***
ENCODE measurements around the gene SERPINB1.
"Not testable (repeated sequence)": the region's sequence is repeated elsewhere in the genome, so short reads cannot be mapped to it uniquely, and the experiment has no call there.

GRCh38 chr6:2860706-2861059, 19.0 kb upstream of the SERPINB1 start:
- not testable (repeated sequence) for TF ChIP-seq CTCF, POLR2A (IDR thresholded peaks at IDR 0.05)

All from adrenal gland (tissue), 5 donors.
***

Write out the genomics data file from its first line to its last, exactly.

ENCODE measurements around the gene SERPINB1.
"Not testable (repeated sequence)": the region's sequence is repeated elsewhere in the genome, so short reads cannot be mapped to it uniquely, and the experiment has no call there.

GRCh38 chr6:2860706-2861059, 19.0 kb upstream of the SERPINB1 start:
- not testable (repeated sequence) for TF ChIP-seq CTCF, POLR2A (IDR thresholded peaks at IDR 0.05)

All from adrenal gland (tissue), 5 donors.